Saturday, November 05, 2005

To Drill or Not to Drill

This vote today sends a signal to OPEC and the rest of the world that America is serious about meeting more of its own energy needs. America will not let our consumers or our economy be held hostage to runaway global oil prices.
—Sen. Pete Domenici, New Mexico, Chair Senate Energy and Natural Resources Committee

We need to give our children a future less dependent on fossil fuel. According to the Energy Department's latest analysis, even if oil companies drill in the [Arctic National] Wildlife Refuge and hit peak production, it will only lower gas prices by a penny per gallon.
—Sen. Maria Cantwell, Washington

Last week, an almost evenly divided (51-48) Senate declined to strip language from the pending budget bill that would allow oil development in Area 1002 of the Coastal Plain bordering Alaska's Arctic National Wildlife Refuge. This cleared the way to pass the budget bill and let slip in the back door a provision the Senate refused to include as part of legislation that is actually supposed to deal with energy issues — the Energy Bill.

How nifty, setting loose oil companies in ANWR without actually having to go on record in favor of it. Senator Domenici proclaims the passage a blow for increased energy independence, although it's hard to see OPEC shaking. The Energy Information Administration projected that ANWR production will possibly begin around 2010, with peak production 20-30 years after that.

Meanwhile, no sign of slowing the giant sucking sound that is far more responsible than OPEC for our vulnerability.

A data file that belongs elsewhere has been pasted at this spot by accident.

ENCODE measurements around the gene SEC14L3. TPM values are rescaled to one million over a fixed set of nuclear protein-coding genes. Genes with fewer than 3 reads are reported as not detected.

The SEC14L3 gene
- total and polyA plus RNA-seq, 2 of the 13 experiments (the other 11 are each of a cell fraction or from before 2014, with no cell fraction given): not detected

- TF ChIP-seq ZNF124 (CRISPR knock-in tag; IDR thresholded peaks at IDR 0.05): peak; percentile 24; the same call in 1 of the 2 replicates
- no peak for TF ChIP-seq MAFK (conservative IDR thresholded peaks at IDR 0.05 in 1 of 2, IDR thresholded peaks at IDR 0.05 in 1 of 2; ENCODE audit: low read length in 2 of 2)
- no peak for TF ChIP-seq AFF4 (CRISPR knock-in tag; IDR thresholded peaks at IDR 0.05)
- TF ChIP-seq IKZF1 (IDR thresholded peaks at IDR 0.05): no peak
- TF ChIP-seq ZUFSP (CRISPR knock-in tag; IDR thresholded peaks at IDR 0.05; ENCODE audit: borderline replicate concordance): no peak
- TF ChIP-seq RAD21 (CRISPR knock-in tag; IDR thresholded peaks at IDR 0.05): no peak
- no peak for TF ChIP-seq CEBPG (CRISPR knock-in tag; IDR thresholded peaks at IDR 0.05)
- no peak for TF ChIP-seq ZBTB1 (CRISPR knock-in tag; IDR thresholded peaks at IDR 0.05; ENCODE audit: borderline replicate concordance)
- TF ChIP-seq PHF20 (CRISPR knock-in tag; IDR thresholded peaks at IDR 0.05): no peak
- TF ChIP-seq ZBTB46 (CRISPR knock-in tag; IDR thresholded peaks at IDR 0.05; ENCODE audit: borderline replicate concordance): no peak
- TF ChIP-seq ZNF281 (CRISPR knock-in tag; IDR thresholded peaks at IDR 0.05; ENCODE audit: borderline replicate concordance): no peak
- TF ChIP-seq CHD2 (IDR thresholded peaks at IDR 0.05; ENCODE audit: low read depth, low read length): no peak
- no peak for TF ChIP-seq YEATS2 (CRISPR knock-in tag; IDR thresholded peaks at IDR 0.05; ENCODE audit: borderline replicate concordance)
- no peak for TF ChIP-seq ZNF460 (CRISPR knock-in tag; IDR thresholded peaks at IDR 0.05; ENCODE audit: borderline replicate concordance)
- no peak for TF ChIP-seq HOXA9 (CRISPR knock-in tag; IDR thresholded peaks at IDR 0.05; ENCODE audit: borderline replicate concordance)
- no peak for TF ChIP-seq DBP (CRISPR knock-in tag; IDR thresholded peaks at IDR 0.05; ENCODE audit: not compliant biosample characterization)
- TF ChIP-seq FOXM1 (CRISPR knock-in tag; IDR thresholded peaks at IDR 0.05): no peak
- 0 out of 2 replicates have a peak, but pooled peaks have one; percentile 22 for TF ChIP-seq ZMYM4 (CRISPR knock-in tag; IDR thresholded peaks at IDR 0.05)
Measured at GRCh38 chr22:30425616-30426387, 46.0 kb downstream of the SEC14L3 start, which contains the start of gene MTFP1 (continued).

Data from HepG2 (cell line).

I make it a personal policy not to get depressed over knee-jerk generalities, so I spent substantial time trying to form a reasoned position on ANWR — to drill or not to drill? — and I come out on the question like some damn Hamlet. Partly, because it's complicated with multiple sides, but mostly because somebody is going to want that oil very badly someday.

Like virtually everything in American political life today, the ANWR posturing has little to do with actually solving the big honking issue that really matters — the world we're leaving our grandchildren. The concern is not likely to be whether they can save a penny at the gas pumps or watch bird migrations while freezing their asses off. It'll be how they and their grandchildren are going to heat buildings and transport people and products without oil. And unfortunately, the fossils in today's Congress won't be sufficient to serve as an alternative source of fuel.

I'll continue this topic in forthcoming posts...


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